Modelling and mapping spatio-temporal trends of heavy metal accumulation in moss and natural surface soil monitored 1990-2010 throughout Norway by multivariate generalized linear models and geostatistics
Journal article, Peer reviewed
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Original versionAtmospheric Environment 2014, 99:85-93 10.1016/j.atmosenv.2014.09.059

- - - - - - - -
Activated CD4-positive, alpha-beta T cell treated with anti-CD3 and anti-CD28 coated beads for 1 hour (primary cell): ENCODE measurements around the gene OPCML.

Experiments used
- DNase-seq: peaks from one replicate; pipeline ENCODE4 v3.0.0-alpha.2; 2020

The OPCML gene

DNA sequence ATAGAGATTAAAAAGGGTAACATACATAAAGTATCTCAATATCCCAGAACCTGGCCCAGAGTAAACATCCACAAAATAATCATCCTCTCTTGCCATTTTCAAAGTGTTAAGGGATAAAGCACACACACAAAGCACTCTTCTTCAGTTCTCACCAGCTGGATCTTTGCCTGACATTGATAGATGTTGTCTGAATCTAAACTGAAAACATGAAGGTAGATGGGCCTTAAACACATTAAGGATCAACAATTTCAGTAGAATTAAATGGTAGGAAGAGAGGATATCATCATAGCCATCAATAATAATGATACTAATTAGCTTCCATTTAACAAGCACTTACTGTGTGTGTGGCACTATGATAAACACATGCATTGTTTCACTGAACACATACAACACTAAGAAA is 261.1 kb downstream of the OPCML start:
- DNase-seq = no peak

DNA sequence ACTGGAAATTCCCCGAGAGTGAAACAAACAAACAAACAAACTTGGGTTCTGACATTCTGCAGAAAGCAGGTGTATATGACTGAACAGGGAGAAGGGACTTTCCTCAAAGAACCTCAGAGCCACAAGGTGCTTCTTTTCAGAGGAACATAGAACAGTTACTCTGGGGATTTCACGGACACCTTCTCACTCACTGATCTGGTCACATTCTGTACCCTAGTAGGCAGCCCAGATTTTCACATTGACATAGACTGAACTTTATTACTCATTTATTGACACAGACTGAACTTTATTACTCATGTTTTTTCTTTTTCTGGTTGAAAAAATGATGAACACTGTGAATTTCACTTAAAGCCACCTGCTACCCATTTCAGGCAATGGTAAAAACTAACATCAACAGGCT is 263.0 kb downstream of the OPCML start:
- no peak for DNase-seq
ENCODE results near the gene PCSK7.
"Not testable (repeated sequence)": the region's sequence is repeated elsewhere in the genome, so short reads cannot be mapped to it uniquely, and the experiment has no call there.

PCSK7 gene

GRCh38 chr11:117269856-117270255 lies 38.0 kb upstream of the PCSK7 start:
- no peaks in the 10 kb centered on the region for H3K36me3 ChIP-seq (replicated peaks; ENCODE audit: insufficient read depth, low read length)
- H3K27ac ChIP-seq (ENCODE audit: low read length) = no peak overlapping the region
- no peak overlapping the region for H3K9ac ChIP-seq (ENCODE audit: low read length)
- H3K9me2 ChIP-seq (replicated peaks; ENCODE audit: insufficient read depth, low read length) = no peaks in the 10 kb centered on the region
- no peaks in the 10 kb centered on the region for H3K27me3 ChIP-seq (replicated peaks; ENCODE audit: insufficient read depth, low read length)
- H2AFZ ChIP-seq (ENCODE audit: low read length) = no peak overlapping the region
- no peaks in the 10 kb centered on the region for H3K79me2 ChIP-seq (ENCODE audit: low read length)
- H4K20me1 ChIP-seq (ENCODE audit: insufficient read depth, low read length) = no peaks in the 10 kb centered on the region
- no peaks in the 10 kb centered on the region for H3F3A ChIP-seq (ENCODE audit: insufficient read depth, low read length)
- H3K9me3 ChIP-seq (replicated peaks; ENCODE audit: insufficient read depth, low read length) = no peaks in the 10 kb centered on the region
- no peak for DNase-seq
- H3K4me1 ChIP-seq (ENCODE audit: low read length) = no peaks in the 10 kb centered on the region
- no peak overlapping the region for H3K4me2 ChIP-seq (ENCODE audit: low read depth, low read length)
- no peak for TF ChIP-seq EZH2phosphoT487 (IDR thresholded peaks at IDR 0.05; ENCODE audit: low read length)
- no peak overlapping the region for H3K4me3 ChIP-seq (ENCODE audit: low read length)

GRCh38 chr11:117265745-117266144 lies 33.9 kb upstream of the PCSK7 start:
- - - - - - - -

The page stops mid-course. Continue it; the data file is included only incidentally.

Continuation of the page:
Objective. This study explores the statistical relations between the accumulation of heavy metals in moss and natural surface soil and potential influencing factors such as atmospheric deposition by use of multivariate regression-kriging and generalized linear models. Based on data collected in 1995, 2000, 2005 and 2010 throughout Norway the statistical correlation of a set of potential predictors (elevation, precipitation, density of different land uses, population density, physical properties of soil) with concentrations of cadmium (Cd), mercury and lead in moss and natural surface soil (response variables), respectively, were evaluated. Spatio-temporal trends were estimated by applying generalized linear models and geostatistics on spatial data covering Norway. The resulting maps were used to investigate to what extent the HM concentrations in moss and natural surface soil are correlated. Results. From a set of ten potential predictor variables the modelled atmospheric deposition showed the highest correlation with heavy metals concentrations in moss and natural surface soil. Density of various land uses in a 5 km radius reveal significant correlations with lead and cadmium concentration in moss and mercury concentration in natural surface soil. Elevation also appeared as a relevant factor for accumulation of lead and mercury in moss and cadmium in natural surface soil respectively. Precipitation was found to be a significant factor for cadmium in moss and mercury in natural surface soil. The integrated use of multivariate generalized linear models and kriging interpolation enabled creating heavy metals maps at a high level of spatial resolution. The spatial patterns of cadmium and lead concentrations in moss and natural surface soil in 1995 and 2005 are similar. The heavy metals concentrations in moss and natural surface soil are correlated significantly with high coefficients for lead, medium for cadmium and moderate for mercury. From 1995 up to 2010 the modelled moss and natural surface soil estimates indicate a decrease of lead concentration in both moss and natural surface soil. In the case of the moss data the decrease of accumulation is more pronounced. By contrast, the modelled cadmium and mercury concentrations do not exhibit any significant temporal trend. Conclusions. In Europe, there is hardly any nation-wide investigation of statistical correlations between the accumulation of heavy metals in moss and natural surface soil and potential influencing factors such as atmospheric deposition. This study could show that assessments of heavy metal concentrations in natural surface soil could complement biomonitoring with moss but should not replace it since the heavy metal concentrations in mosses reliably traces the spatial pattern of respective atmospheric deposition. Generalized linear models extend established methods for estimating spatial patterns and temporal trends of HM concentration in moss and natural surface soil.